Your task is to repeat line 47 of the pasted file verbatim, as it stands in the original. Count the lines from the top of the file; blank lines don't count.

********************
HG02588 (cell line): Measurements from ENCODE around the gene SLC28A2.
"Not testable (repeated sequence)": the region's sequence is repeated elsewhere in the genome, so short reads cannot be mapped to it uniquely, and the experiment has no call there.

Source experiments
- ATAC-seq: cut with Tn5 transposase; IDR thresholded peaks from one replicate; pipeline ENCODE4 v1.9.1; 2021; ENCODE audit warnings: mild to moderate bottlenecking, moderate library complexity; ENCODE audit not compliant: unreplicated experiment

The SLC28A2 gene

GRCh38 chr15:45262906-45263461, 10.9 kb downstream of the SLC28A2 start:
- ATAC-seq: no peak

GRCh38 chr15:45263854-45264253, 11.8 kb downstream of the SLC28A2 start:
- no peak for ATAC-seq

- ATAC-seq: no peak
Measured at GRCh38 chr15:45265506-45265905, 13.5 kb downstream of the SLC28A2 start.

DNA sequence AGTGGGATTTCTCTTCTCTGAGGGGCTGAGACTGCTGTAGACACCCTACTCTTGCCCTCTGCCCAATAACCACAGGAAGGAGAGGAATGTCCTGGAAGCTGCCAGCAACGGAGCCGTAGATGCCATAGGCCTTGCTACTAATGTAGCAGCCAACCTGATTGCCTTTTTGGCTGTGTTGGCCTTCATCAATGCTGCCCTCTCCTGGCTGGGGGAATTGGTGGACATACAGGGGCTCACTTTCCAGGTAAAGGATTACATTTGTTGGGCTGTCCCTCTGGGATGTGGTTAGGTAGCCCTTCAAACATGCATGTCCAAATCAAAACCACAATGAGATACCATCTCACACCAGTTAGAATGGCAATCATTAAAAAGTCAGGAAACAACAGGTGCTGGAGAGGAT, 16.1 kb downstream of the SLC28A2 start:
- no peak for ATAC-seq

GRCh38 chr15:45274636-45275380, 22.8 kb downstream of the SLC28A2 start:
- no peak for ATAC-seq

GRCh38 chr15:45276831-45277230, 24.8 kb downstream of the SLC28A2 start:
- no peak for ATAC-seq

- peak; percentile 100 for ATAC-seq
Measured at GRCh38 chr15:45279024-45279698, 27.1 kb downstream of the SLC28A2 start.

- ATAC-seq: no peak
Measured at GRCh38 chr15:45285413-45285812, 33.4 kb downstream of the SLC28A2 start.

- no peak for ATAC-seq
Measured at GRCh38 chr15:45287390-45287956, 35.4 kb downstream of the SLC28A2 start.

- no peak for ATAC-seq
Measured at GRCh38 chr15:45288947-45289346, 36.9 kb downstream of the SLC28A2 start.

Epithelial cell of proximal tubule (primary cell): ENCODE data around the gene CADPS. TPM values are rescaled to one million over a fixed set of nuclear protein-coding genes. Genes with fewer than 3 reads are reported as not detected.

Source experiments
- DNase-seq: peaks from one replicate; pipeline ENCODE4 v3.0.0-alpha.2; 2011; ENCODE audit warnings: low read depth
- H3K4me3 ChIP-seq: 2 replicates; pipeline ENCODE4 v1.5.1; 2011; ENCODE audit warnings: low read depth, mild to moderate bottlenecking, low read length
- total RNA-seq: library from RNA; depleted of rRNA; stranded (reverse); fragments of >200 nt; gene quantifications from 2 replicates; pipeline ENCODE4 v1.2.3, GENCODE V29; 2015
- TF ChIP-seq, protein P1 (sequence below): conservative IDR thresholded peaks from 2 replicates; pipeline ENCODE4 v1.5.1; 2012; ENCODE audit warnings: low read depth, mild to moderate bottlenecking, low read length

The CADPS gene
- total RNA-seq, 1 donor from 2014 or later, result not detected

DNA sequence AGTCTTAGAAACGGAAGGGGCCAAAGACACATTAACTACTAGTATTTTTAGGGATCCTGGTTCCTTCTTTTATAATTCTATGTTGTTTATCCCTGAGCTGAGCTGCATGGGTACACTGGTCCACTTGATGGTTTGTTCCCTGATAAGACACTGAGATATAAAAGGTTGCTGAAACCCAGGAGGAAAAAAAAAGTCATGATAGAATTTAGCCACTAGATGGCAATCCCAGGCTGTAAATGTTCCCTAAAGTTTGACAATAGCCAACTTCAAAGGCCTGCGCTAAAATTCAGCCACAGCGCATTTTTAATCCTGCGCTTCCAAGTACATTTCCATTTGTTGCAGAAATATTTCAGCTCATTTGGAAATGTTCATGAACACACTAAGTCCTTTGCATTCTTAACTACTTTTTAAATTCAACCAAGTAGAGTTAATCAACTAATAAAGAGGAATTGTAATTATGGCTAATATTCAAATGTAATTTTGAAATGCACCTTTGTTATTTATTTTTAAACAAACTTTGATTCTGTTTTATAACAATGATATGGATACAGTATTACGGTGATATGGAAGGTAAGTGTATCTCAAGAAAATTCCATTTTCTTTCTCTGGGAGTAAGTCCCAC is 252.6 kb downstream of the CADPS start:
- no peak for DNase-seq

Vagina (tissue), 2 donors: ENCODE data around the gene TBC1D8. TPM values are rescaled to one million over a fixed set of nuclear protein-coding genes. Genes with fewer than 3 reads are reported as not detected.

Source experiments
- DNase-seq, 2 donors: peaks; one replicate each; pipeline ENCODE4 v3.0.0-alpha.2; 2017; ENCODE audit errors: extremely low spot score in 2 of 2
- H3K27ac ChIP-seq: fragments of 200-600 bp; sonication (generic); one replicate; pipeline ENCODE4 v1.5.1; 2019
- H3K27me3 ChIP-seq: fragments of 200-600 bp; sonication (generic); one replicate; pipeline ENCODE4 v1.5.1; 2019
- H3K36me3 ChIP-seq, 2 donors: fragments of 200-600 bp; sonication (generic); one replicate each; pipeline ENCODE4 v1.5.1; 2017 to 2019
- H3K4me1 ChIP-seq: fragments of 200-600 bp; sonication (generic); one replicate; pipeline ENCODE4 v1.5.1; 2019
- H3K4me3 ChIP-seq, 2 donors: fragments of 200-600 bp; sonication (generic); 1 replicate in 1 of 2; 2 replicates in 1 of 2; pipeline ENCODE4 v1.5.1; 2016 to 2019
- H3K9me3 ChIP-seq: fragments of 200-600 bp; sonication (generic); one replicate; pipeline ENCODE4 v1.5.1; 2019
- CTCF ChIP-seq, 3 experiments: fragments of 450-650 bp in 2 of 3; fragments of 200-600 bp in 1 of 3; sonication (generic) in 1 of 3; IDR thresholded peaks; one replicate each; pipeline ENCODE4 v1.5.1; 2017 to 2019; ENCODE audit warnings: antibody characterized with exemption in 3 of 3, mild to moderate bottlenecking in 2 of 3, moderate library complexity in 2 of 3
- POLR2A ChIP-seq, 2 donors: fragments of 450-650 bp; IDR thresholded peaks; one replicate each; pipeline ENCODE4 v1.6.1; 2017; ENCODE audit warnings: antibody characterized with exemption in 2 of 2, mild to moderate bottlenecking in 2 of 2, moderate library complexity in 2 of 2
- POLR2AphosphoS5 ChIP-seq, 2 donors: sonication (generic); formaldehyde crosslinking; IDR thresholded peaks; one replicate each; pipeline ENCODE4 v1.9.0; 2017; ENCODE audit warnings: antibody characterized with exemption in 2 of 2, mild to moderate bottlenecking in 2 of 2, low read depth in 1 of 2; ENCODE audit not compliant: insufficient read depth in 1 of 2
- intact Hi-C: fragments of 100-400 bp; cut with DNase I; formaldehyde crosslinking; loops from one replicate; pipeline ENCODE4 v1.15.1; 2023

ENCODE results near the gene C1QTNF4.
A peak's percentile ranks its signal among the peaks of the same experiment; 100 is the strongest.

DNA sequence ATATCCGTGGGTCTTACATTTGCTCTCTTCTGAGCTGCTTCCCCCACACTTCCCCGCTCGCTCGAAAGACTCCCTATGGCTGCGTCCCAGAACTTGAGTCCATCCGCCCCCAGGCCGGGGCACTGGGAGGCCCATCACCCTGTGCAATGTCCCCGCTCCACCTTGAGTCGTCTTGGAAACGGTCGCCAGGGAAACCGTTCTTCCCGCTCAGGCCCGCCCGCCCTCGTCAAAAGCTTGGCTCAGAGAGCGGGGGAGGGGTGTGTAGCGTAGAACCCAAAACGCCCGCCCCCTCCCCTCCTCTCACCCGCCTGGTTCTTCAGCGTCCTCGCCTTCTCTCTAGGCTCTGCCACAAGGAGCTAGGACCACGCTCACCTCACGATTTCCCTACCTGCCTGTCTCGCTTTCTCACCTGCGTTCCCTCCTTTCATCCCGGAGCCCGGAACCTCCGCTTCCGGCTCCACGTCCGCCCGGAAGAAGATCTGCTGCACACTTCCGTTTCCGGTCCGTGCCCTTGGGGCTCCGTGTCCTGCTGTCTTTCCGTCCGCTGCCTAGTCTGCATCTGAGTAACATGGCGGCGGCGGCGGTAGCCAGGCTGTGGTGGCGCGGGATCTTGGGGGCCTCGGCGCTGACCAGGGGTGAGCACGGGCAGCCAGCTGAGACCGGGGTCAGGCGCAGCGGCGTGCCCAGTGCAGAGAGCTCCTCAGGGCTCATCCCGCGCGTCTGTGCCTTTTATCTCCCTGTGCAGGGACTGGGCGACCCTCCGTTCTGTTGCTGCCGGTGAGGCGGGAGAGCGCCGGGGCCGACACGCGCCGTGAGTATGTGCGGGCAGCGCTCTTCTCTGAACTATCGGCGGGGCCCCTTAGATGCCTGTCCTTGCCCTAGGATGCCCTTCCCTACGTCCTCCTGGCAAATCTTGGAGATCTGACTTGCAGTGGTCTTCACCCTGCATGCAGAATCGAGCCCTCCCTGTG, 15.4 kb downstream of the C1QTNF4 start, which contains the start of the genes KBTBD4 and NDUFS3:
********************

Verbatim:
- POLR2AphosphoS5 ChIP-seq, 2 donors: sonication (generic); formaldehyde crosslinking; IDR thresholded peaks; one replicate each; pipeline ENCODE4 v1.9.0; 2017; ENCODE audit warnings: antibody characterized with exemption in 2 of 2, mild to moderate bottlenecking in 2 of 2, low read depth in 1 of 2; ENCODE audit not compliant: insufficient read depth in 1 of 2